By John Rezabek, Contributing Editor
ROBUSTNESS REMAINS the number-one deliverable in the process automation system. Connectivity is great, “openness” is wonderful, and cool graphical configuration tools rock, but operators will care less if the control system, causes process upsets or spurious shutdowns. Most of us who have been around for a while have seen how a single unplanned process interruption can negate months or years of groovy advanced-control benefits, and I’ll bet nearly everyone has seen a colleague or two who confused his or her hobbyhorse with the real objective of manufacturing—producing positive cash flow through reliable and predictable production.
If you have spent any significant portion of your career as a process analyzer specialist, as I have, you’ve been acquainted with the term “data validation” for many years. Analyzers, in contrast to other process instrumentation, were once notoriously unreliable (ahem – some still are), but the extraordinary value of having the data in near-real-time was obvious to even the most backward operations supervisor. It didn’t take many instances of driving the process “into the weeds” for operations to stop calling maintenance when the analyzer went offline.
To keep our analyzer control loops functioning, we began employing levels of data validation. Our gas chromatograph (GC) vendors began to “can” maximum change and minimum change (flat-line detection) algorithms in the GC itself. Advanced controls vendors also made analogous computations on their end, and sometimes ran models and/or inferential schemes to compare and validate the process analyzer results. On the instrument end, we could get pretty sophisticated too. We could look at temperatures, flows, sensor voltages and other diagnostics, and write code to flag whether an analytical result could be believed or should be used for computing a new process set point or valve position.
Analyzers were the original “smart” instruments and benefited greatly from having integrated microprocessors. Not long after the introduction of smart transmitters, we began finding ways to use simple diagnostics: a crude “status” bit, and in many instances a “case temperature,” which those of us in cold climates used as a rudimentary “plugged impulse line” diagnostic. These simple features alone helped prevent many an abnormal situation or shutdown. More than 10 years ago, an operating supervisor at a neighboring refinery said he was able to stay running when others in our area froze up solid, because he could see which instruments were freezing up. The only time our refineries made money was when the other guy was unexpectedly down, so diagnostics were already improving process availability and profit.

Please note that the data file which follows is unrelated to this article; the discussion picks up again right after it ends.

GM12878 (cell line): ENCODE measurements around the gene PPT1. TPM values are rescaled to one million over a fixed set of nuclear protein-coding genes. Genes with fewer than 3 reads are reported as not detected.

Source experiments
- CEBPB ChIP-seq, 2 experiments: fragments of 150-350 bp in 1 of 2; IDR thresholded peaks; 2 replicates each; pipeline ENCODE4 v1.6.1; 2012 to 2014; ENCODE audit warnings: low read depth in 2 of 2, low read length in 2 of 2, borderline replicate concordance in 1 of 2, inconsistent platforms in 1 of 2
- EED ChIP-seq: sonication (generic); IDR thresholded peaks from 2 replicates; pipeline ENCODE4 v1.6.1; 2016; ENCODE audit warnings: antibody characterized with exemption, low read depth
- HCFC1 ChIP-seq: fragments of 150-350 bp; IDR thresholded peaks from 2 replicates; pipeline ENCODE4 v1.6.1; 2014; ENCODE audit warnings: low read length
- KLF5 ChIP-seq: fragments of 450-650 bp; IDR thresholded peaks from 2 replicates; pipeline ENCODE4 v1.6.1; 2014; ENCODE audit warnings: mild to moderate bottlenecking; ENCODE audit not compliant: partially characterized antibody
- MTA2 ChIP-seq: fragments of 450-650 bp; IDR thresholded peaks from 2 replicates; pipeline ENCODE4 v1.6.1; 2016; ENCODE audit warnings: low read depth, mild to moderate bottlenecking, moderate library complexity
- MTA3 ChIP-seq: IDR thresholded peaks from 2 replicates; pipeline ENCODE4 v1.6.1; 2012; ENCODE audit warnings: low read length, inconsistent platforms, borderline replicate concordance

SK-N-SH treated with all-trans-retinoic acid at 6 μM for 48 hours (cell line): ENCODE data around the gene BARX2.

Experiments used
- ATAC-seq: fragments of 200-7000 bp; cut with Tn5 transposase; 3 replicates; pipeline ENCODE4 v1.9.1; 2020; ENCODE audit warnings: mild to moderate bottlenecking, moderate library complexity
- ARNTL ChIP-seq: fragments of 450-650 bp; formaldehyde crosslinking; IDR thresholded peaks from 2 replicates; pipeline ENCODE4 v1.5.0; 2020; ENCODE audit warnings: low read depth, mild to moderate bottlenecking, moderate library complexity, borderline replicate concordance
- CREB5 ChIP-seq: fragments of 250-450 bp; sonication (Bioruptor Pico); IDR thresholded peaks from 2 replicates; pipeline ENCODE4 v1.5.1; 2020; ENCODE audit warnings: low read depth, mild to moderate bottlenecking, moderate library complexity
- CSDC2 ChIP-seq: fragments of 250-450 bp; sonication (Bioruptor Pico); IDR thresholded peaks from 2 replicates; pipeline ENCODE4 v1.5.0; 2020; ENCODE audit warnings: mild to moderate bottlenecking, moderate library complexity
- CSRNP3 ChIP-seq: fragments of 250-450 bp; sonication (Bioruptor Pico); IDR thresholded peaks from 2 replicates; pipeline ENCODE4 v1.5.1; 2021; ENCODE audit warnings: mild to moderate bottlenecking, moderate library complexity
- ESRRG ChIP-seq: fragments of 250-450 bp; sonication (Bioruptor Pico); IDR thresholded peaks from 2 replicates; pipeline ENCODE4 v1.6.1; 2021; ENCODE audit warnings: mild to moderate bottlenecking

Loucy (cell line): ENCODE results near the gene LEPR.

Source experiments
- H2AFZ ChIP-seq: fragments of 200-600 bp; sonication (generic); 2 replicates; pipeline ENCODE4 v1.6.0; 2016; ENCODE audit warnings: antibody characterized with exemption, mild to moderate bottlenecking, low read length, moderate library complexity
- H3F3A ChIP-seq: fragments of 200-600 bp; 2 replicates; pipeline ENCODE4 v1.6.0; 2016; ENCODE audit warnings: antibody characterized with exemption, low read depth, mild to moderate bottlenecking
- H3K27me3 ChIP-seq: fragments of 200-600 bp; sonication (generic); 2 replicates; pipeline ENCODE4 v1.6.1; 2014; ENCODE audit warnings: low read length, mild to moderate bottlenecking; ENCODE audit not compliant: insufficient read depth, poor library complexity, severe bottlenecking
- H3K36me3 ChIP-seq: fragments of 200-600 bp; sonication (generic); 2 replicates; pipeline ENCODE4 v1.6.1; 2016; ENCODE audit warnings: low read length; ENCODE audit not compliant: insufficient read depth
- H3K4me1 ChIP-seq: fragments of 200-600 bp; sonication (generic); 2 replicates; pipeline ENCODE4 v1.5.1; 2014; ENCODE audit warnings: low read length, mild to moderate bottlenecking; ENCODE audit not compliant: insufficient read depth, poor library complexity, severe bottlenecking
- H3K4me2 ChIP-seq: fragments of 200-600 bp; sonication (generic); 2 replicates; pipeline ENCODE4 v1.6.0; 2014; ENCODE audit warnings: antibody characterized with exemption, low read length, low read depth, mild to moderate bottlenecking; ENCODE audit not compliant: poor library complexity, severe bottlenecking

Fieldbus devices have now been around for a while. Even those “old” devices had extensive diagnostics, but many were cryptic or relatively meaningless. Have you ever gotten the“Maintenance_needed_now” message? “No kidding.” You usually see it upon examining an already-broken instrument. This sort of diagnostic is not likely to lead to vastly improved process availability. Curiously, I have yet to see any device that overtly supports “flat-line” detection or a “too big step change” diagnostic, such as we knew from our analyzer days. Even today, I can’t “set” a low temperature limit in a leading vendor’s DP cell to generate an alarm or diagnostic. Ironically, I can do this in the same company’s valve positioner (if you reside below the Arctic Circle, you probably don’t care if your positioner is cold). Do you suppose the valve boys just did this to mess with their transmitter brethren across the prairie?
Many users and most suppliers see process availability as the big payout benefit of Foundation Fieldbus (FF) diagnostics—a good portion of it realized through data validation.
I suspect many of us aren’t getting the most from fieldbus diagnostics, and we can’t lay this deficiency at the feet of our suppliers.
If the engineers who configure your DCS are still behaving like their system stops at the marshalling cabinet in the rack room, you may need to bring them into the fold. DCS configuration specialists, even those who reside in a vendor’s shop—really don’t understand or appreciate what their field instruments—and Foundation Fieldbus—have to offer. Data validation can help many plants achieve noticeable improvements.
is a process control specialist for ISP Corp., Lima, Ohio. Email him a firstname.lastname@example.org